Step 3: Get Connected
It’s not possible to type this fast enough to keep up with the new technologies that are coming out. There are so many resources out there for teachers and students, but it’s not enough to just invest money in hardware. Invest in learning how to use technology to connect students beyond their own communities. Here are some places to start:
Create a Community: Use technological resources to connect students with each other, other classrooms around the world, parents, other teachers, and more. I chose a blog as a forum to do this work, but there are many other options. I gave a presentation on my work using social media to engage a wider audience. These are the main components:
- Teacher as Model: Blogging to model global competencies
- Students as Participants: Blogging to get students actively engaged
- Classrooms as Connected: Blogging to enrich the global community
Evaluate your Digital Learning Environment: In the fall of 2011, I did a Digital Learning Environment Inventory for Innovation Academy. It’s a great place to start looking at how to incorporate more technology into your classroom and school.
Connect With Classrooms Abroad: There are many sites that provide a safe platform for students to write to each other. One example is ePals, which allows for penpal relationships as well as collaborative, project-based learning between partner classrooms that may be thousands of miles away. It has a searchable database to look for classes in specific countries, of different ages, or with a unique learning focus.
Create a Class Website: Students love to go online, and they’ll even catch themselves reading and writing online for fun. They’ll do homework that’s not required! It’s independent and exciting. Putting class resources online is easy, but it’s even more interesting to create thematic webpages. Using sites like weebly and google sites makes it easy for everyone.
Share Student Work Online: Students are very motivated to see their work shown online. You can include all work or exemplars to motivate others. Here’s an English class in France sharing their language skills in some very unique videos. Their teacher featured the students reading stories, songs, and original rap.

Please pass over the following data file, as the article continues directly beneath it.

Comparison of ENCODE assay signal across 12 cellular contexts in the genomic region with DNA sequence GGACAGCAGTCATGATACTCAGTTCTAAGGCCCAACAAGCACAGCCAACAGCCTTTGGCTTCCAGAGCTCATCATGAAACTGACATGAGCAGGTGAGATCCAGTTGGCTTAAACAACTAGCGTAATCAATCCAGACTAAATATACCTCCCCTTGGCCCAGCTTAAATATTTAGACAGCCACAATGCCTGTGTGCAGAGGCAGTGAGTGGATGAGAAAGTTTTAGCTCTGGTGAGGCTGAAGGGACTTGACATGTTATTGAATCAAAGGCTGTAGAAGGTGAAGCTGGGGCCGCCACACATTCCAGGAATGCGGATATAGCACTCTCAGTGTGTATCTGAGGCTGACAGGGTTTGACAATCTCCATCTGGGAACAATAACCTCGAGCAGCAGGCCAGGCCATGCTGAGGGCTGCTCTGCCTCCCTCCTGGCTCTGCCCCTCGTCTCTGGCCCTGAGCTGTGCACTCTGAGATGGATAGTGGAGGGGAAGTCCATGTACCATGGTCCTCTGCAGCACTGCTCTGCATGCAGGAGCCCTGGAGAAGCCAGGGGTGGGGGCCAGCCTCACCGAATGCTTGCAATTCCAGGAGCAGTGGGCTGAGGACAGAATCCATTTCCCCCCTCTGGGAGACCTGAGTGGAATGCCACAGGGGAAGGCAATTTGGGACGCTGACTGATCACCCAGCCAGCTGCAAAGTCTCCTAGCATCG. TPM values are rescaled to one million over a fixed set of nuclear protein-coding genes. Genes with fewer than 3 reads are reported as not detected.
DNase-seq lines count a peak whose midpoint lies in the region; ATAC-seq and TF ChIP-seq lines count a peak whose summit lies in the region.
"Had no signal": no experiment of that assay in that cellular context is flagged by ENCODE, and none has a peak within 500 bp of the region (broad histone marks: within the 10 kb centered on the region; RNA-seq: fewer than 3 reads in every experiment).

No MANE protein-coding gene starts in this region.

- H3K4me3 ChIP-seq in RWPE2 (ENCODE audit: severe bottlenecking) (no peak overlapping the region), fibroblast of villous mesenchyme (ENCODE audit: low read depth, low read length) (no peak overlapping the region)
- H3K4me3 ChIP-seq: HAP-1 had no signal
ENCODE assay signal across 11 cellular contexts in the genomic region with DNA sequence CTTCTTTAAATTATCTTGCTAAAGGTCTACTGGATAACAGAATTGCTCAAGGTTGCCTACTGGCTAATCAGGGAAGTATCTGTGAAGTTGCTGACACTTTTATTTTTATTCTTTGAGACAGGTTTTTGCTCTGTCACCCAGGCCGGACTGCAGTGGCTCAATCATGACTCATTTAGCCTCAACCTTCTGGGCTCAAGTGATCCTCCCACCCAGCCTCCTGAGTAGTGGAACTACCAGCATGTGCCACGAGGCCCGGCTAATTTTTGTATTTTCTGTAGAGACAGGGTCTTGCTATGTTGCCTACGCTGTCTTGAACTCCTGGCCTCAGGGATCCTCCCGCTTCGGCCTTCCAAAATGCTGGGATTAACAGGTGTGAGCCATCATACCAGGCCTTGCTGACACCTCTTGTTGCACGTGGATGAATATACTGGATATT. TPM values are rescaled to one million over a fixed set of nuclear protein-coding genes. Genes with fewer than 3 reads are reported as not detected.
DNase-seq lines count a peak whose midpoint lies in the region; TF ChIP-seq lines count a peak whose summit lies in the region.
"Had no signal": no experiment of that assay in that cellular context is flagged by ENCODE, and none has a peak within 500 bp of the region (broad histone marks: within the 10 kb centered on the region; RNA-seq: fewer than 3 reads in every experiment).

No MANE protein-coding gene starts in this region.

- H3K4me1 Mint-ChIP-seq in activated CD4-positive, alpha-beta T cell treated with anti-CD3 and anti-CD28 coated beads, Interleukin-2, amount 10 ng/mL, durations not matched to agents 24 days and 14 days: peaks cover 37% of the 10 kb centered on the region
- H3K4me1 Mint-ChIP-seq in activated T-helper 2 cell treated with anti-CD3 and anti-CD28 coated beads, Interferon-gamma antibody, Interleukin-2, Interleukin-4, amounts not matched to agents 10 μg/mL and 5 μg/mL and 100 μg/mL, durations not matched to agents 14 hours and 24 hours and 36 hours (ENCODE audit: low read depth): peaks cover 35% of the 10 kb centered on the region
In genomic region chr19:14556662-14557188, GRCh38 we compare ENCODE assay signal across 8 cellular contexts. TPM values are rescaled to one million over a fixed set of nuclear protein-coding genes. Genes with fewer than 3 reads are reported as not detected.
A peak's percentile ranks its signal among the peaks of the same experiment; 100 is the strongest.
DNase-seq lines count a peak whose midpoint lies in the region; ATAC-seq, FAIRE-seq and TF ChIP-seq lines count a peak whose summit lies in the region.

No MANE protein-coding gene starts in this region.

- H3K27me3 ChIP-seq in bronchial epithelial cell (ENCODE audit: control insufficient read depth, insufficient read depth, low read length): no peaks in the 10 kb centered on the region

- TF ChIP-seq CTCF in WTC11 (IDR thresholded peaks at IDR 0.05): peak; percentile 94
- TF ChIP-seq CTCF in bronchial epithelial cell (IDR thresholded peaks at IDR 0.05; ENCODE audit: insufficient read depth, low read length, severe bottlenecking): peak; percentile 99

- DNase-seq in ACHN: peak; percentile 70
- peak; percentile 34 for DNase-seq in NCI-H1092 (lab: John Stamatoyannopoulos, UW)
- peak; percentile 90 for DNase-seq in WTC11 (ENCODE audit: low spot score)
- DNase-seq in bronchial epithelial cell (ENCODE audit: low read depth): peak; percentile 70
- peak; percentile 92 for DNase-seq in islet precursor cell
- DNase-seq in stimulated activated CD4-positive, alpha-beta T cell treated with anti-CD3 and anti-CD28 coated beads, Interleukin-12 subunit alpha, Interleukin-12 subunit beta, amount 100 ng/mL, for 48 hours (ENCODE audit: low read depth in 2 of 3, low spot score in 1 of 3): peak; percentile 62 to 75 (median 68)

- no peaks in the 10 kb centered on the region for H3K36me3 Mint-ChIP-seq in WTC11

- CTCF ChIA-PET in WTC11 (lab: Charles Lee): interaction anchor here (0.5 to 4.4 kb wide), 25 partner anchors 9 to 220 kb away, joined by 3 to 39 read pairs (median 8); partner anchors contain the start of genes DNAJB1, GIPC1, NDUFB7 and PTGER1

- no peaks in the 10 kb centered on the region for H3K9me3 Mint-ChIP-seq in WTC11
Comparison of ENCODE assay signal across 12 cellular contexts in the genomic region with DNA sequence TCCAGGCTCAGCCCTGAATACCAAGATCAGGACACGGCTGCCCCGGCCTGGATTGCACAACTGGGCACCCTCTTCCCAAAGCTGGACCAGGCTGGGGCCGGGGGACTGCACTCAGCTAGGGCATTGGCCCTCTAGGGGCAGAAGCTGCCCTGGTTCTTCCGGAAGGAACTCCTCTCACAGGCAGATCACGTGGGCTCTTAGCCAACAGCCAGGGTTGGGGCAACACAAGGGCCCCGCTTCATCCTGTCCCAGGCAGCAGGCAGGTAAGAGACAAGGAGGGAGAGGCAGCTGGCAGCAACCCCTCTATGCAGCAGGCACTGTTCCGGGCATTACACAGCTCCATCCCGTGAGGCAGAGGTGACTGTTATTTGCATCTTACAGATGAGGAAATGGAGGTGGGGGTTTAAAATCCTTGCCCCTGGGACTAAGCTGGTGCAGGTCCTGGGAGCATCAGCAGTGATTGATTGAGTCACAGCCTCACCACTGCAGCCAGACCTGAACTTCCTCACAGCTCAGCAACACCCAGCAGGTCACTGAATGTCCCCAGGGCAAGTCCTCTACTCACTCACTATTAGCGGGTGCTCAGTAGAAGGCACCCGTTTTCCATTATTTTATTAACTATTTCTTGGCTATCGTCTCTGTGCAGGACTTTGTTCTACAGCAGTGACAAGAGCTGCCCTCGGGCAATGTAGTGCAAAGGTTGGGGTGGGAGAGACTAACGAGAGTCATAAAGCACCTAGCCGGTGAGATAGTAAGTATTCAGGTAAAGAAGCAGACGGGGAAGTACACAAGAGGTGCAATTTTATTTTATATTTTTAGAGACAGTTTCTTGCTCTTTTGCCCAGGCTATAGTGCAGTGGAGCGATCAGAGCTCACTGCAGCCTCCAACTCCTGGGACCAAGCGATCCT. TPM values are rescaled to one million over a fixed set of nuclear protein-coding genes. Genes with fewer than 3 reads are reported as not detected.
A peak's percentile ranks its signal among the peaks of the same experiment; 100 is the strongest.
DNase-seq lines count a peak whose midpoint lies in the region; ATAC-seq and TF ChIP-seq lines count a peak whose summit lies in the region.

Blog, Blog, Blog: A blog is a great way to share news, or encourage students to write for a wider audience. There are many easy blog sites to start your own blog (check out blogger and wordpress, for example). Edublogs is a site that is specifically designed for students to use, so it has additional security features. Students are also interested to read teacher blogs. Many regularly followed my blog while I traveled in China, Ukraine, and Turkey.
Learn Web 2.0 Tools: Web 2.0 refers to online tools that allow for user-generated content. Web 1.0 was about watching and clicking, but now internet users are creating, inventing, and making their own platforms. Discovery Education has a fantastic resource kit to help you learn how to get more interactive in creating your own web content.
Bring Social Networking to School: Students are connecting online at home, but we are stifling these connections at school when we ban social networking sites. There are ways to do social networking safely in the context of school. My students are loving edmodo, a site which allows for online discussion, posting work, and more. Even more exciting is that edmodo can be used as an app on both iPhones and Droids.
Lead Online Discussions: Some students have trouble speaking up in class, but they are much more comfortable in online forums. Sites like collaborize allow students to discuss topics with their classmates in a safe and secure forum. These sites often offer templates for letters to parents and online codes of conduct, tips for online discussions, etc.
Want to learn more? Click here for more websites and technological tools that you should consider checking out.
Have a resource to share? Fill out the form below to share your idea so that we can expand this list!
Go on to STEP 4: Get Abroad.